So it would seem that a gradual well-timed deflation is what Bernanke and his cohorts are counting on. But... there are a few minefields here. One is that we are no longer on a gold standard. We have no point of reference as to where the dollar should end up. I won't go into the reasons why this makes Bernanke's task more difficult, but it does.

Second, how will we know when prices begin to inflate or when bubbles start to form? Alan Greenspan is famous for having remarked that it is impossible to detect when a bubble is appearing. It's true that we all knew the real estate mania was a bubble (or at least I did; didn't you?), but our financial wonks at the Fed either preferred not to recognize it or couldn't prove it to their own satisfaction, at least not to a point where it would have forced them to take action. (I'd add that they may have had incentives not to want to find reasons to take that action, but that would be unfair speculation, so I won't.)

And what if prices remain the same? Does this necessarily mean that we don't have an inflationary maladjustment in the money supply that maintains prices at an artificially stable but too high level? What if the stimulus package spending turns out to be wasteful to some significant degree? Isn't that like blowing bubbles? Example: Bailout-funded Wall Street bonuses.

Third, and here's the real rub, we have not practiced what Harwood calls "sound money-credit principles" since the Fed was created. These principles mandate a specific equilibrium in the commercial banking system between true reserves, deposits, savings, and short-term commercial paper on the one hand; and loans and investments that are speculative and/or based only on some form of collateral, on the other, where these more risky activities would be allowed only outside the strict commercial banking system. (For more on sound commercial banking, find a copy of Harwood's book "Cause and Control of the Business Cycle," 1974 edition, at your local library, or in the AIER catalog. I will delve into the idea of sound money-credit banking in a future blog.)

Fourth, the Fed cannot reverse its current trajectory and start to take deflationary action until the time is right and the worst of the credit crisis is past. Will nothing unexpected disturb their plans? They are relying on deflationary scenario computer models where "all else is equal," meaning when outside factors remain stable. What if the market does something surprising that will make a controlled deflation either inadvisable or even impossible, at the very moment when it must happen? For example, US treasury bonds could become radically less popular among our foreign buyers as a result of the dollar devaluation the inflation will cause; and as nations all over the world scramble to inflate their own currencies, we may find that we have a lot of competition in the bond market.

Personally, I'm betting (and I disclose that I have put a little money where my mouth is by investing in gold-related products) that the Fed will be hard-put to time and measure the controlled deflation.

Why gold? Because, as I've said many times: You can take gold out of the standard, but you can't take the standard out of gold.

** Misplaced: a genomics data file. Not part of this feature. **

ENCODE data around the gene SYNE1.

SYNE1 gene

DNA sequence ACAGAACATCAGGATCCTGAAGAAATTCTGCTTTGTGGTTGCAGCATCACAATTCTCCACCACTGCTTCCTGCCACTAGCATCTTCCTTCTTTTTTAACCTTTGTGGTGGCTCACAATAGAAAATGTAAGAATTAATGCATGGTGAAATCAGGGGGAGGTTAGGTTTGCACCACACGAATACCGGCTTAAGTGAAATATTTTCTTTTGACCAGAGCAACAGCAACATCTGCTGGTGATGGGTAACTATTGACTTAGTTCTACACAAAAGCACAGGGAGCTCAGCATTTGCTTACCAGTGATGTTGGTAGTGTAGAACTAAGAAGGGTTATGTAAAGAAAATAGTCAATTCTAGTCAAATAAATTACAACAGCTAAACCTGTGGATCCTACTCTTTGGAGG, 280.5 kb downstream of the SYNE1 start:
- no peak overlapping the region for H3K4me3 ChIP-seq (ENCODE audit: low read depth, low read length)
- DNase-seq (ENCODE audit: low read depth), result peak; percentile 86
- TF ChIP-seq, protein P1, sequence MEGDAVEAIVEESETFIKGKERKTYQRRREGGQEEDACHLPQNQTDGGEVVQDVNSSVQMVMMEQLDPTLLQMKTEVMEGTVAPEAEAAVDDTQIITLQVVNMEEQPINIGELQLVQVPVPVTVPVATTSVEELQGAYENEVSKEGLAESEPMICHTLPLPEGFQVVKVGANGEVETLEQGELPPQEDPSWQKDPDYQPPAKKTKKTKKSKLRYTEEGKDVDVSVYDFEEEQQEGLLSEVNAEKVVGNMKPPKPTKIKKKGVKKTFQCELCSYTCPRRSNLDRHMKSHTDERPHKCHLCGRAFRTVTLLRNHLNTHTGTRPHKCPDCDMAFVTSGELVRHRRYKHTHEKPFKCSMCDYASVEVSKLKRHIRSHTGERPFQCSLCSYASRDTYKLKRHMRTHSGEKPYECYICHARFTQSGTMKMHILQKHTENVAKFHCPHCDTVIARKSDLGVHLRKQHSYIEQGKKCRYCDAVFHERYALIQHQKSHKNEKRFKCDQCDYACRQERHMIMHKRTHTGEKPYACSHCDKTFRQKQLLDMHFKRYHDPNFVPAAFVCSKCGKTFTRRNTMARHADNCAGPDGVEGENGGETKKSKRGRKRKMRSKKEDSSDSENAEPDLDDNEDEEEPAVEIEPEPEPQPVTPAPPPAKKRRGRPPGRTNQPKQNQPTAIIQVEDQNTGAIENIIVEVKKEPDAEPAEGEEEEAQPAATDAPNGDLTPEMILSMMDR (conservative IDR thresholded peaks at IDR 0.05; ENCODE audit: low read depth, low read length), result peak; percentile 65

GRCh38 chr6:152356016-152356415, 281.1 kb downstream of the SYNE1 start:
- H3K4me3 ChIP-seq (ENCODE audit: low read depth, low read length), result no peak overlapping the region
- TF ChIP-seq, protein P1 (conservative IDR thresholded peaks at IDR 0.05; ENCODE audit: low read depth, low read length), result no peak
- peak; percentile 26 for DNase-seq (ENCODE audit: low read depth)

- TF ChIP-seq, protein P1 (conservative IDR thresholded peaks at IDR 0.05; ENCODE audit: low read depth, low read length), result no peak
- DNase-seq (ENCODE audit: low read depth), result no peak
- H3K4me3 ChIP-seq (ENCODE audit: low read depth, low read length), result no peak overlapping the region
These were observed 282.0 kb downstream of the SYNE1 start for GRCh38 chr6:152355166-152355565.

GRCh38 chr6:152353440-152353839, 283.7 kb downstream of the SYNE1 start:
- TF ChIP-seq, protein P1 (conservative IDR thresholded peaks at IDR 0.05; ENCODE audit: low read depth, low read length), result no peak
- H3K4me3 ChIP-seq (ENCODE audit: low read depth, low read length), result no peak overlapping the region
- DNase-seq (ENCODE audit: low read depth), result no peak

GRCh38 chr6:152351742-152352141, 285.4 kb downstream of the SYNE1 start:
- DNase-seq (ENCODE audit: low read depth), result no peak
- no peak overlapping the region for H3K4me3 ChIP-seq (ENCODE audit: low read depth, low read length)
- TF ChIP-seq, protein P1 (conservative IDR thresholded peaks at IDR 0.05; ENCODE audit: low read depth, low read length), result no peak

Labels: , , , , , , ,

Thursday, March 05, 2009

Future Inflation: Taking Lessons From Those Who Know

When I think of the potential for future inflation from the combined current actions of the Treasury and Federal Reserve, I need a little comic relief.

[Click on the image for a larger version.]

Labels: , , ,

Sunday, March 01, 2009

Nationalization, By Any Other Name

The word "nationalization" has put fear and trembling into the American marketplace, and understandably so. It rings of socialism, of the European model, of the Third-Way progressive compromise. It's the death knell of the American form of free-market capitalism that is the foundational pillar beneath our symbolic hegemony over the rest of the world.

Apparently our current administration and its Congress don't believe this for a minute, because they haven't yet caught onto the fact that the word needs more than just denial; it needs replacement.

So far, they have been very quick to grasp the emotional impact behind words, to wit their choice of name for their stimulus package, The American Recovery and Reinvestment Act of 2009. We all know that this latest effort is really The Wild Attempt to Save Our Butts From Depression Act of 2009, but to use such blatant language would be ... well, depressing. Our savvy legislators know this, so they found a nicer name for it.

In the same vein, I wonder why no one has yet come up with the suggestion that our government's bailout actions--looking more and more like nationalization--be renamed something more palatable, rather than simply denying that nationalization is what's going on.

Let's take the example of Citigroup. So far, the government:

1. Has pumped billions of taxpayer dollars into their finances to avoid its collapse;

2. Will convert some $25 billion of preferred shares to common stock, effectively diluting existing shareholders' stake by 74%;

3. Has discussed "whether to require the removal of Citigroup Chief Executive Vikram Pandit" but decided that it is "impracticable to oust him" mainly because there's no one to replace him;

4. Is forcing the replacement of every Board member;

5. Is watching every move Citi makes, and management is trying desperately to mind their Ps and Qs.


If that isn't nationalization, I'm not sure what the word means.

Webster's relevant definition is:

"2. to transfer ownership or control of (land, resources, industries, etc.) to the national government"

So let's stop kidding ourselves. A rose, by any other name.... But wait. In fact, as any politician knows, Shakespeare was wrong. You can change the scent of a rose; all you have to do is call it something else.

So instead of watching the public wallow in self-pity as the US government denies nationalizing Citigroup, they need to find another name for it. Something "du jour," something we can empathize with and latch onto.

How about "recycling"? After all, isn't that what we do with smelly trash these days? We pull out what is useful, save it, and bury the rest. The government has no intention of "nationalizing" Citigroup; they simply want to carve out the rot and sell what's left back to its private shareholders, right? So let's not hear this "n" word anymore.

[Thanks to Ncdc.gov.uk for the photo.]

Labels: , , ,